Shown the door, Clippers owner Donald Sterling at last finds the exit

Donald Sterling appears ready to sign over his stake in the Los Angeles Clippers to his wife, who will manage the team's sale. The NBA is seeking to remove the Sterlings as owners, following an uproar over racist remarks he made.

Danny Moloshok/AP/File
FILE- This is a Dec. 19, 2011 file photo showing Los Angeles Clippers owner Donald Sterling watching the Clippers play the Los Angeles Lakers during an NBA preseason basketball game in Los Angeles. The NBA has initiated a charge, Monday, May 19, 2014, against Sterling, setting up a June 3 hearing after which owners could vote to terminate his ownership of the Los Angeles Clippers. (AP Photo/, File)

The NBA saga about Donald Sterling and the racist rant recorded by his apparent mistress may be reaching its final chapters. 

According to sources, the embattled Los Angeles Clippers owner will sign his full stake in the team over to his estranged wife, Shelly Sterling, who by California law owns half the team. She will handle negotiations for its sale, sources say, expected to be about $1 billion.

The NBA had filed charges this week to divest Mr. Sterling, the league’s longest-tenured owner, of his 33-year ownership of the Clippers. It scheduled a June 3 hearing to begin the process, in which a three-fourths majority vote of fellow NBA owners would be needed to force him to sell the team.

Last month, NBA Commissioner Adam Silver banned Sterling for life from the league and fined him $2.5 million for telling his girlfriend, V. Stiviano – who denies that the two were lovers – not to bring black people to Clippers games, including NBA hall-of-famer Magic Johnson.

News that Sterling had agreed to sell the team came as a surprise to many observers given that his attorney, accomplished antitrust litigator Max Blecher, told the NBA that his client had done nothing wrong and that he would fight to keep the team – and refuse to pay the $2.5 million fine.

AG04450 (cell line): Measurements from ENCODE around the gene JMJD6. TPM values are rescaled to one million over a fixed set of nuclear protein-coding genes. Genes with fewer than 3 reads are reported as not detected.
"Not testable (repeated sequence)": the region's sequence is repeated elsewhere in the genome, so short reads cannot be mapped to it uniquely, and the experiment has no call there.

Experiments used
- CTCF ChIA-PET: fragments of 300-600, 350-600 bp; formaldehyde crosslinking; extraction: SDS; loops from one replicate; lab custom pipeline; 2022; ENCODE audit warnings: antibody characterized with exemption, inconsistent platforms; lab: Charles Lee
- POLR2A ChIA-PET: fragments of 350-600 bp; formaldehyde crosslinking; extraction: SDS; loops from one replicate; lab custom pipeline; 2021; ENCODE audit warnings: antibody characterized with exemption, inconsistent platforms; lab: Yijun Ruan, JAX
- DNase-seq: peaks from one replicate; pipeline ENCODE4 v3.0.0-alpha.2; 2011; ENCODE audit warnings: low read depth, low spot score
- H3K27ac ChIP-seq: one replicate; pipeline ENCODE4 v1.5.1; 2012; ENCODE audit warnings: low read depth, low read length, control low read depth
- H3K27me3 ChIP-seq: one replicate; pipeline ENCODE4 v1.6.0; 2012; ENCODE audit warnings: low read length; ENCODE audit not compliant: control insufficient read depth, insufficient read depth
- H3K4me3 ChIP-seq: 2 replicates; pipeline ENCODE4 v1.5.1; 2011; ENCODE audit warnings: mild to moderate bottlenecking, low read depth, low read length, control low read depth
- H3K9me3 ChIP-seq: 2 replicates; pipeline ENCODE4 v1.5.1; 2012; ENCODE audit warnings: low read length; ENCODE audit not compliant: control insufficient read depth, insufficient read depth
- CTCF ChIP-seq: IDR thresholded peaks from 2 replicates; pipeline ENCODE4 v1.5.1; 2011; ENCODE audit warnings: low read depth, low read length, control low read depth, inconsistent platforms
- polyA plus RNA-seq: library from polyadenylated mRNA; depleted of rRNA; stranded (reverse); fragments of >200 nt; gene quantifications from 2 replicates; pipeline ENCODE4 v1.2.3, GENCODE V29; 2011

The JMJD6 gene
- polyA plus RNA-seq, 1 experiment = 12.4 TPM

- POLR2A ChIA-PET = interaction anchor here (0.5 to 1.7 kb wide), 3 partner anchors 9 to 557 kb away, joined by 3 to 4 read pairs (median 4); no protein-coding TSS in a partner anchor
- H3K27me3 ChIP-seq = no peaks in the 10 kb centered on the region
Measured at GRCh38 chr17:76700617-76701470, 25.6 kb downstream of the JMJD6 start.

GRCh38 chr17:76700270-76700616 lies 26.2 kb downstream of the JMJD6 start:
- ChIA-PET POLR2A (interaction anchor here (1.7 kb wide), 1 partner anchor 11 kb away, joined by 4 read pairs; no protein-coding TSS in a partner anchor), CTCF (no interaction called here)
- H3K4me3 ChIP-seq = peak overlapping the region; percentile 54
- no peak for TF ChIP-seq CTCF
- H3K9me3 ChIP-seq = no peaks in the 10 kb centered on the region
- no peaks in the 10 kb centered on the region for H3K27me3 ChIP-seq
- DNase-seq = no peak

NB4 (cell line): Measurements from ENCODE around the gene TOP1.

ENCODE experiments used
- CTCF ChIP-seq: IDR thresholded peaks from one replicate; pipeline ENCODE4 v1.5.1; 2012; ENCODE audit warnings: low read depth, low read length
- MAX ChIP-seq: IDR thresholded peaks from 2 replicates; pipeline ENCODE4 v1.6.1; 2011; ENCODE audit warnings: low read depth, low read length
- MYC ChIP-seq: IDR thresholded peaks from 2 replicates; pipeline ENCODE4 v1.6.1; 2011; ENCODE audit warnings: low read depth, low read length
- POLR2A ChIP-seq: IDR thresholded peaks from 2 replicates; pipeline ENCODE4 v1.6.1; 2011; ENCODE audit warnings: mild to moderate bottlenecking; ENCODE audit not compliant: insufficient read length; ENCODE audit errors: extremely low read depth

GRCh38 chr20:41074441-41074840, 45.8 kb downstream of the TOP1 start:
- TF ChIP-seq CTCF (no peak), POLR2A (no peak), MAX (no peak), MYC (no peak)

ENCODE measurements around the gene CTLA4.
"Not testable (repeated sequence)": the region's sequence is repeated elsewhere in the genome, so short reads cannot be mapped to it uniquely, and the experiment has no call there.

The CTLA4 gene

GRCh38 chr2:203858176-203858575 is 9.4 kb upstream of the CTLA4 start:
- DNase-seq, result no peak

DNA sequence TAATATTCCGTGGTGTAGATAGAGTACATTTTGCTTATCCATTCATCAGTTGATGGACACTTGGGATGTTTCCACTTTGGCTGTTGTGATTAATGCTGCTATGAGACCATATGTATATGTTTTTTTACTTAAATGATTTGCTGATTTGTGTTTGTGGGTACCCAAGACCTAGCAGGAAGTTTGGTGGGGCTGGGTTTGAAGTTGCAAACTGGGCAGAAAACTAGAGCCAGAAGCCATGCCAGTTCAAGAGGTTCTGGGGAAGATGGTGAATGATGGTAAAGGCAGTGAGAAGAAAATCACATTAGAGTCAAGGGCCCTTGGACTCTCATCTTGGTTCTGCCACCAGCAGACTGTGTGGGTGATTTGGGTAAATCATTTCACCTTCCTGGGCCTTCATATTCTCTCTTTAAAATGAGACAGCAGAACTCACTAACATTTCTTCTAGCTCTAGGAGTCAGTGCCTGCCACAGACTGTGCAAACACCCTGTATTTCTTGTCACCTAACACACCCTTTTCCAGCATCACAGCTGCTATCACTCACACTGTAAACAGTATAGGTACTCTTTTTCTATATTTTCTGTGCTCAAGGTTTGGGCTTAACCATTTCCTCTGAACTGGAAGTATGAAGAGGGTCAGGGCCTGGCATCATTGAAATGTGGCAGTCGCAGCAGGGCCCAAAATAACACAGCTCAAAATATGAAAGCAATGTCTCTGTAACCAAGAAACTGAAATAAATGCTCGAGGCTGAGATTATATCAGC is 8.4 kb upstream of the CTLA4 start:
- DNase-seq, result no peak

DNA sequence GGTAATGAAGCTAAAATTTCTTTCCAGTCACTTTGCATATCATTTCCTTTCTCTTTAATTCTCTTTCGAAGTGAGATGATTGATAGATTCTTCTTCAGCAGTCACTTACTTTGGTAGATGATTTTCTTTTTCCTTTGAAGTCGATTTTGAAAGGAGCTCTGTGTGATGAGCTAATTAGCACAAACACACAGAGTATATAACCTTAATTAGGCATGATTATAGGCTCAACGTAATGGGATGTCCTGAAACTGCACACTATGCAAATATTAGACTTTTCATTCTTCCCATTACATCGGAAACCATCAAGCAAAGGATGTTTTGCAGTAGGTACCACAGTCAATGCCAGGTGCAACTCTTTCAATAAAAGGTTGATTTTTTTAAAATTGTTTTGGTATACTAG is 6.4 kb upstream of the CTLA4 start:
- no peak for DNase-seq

But Sterling has since rethought this position, sources say, agreeing to hand over control to his wife, who has said she wants to keep her half of the team. The NBA rejected her position. 

Mrs. Sterling's half-ownership could complicate matters. According to the Los Angeles Times, a source told the paper that Mrs. Sterling is seeking a settlement that would allow her to retain at least some stake in the team. “My sense is that it’s not a done deal,” the source said. “The issue is whether she gets to keep an interest” for the purposes of the sale.

Mrs. Sterling has been secretly meeting with Commissioner Silver to “resolve the dispute amicably,” according to TMZ, which broke the story.

The sale of the estimated $1 billion team would incur an enormous financial liability on the Sterlings, who could be hit with a tax bill of more than $300 million in state and federal taxes. Mr. Sterling bought the team in 1981 for $13.5 million.

A number of high-profile buyers have expressed interest in purchasing the Clippers, including Oprah Winfrey, media mogul David Geffen, and Silicon Valley tycoon Larry Ellison.  

NBA spokesman Mike Bass said in a statement Friday afternoon: “We continue to follow the process set forth in the NBA Constitution regarding termination of the current ownership interests in the Los Angeles Clippers and are proceeding toward a hearing on this matter on June 3."

According to this week’s charges, the NBA planned to argue that Sterling’s racist statements harmed the league’s efforts to promote diversity and impaired its relationship with sponsors. Several companies withdrew their sponsorship of the Clippers after news of the Sterling audio recording broke last month.

Silver expressed a willingness to forgo the June 3 hearing at a Tuesday press conference, saying it could be avoided if the Sterlings agree to sell the team.

"It is their team to sell ... and so I'm sure if he wanted to sell the team on some reasonable timetable, I'd prefer he sell it than we go through this process,” the NBA commissioner said. “I'm open to that."

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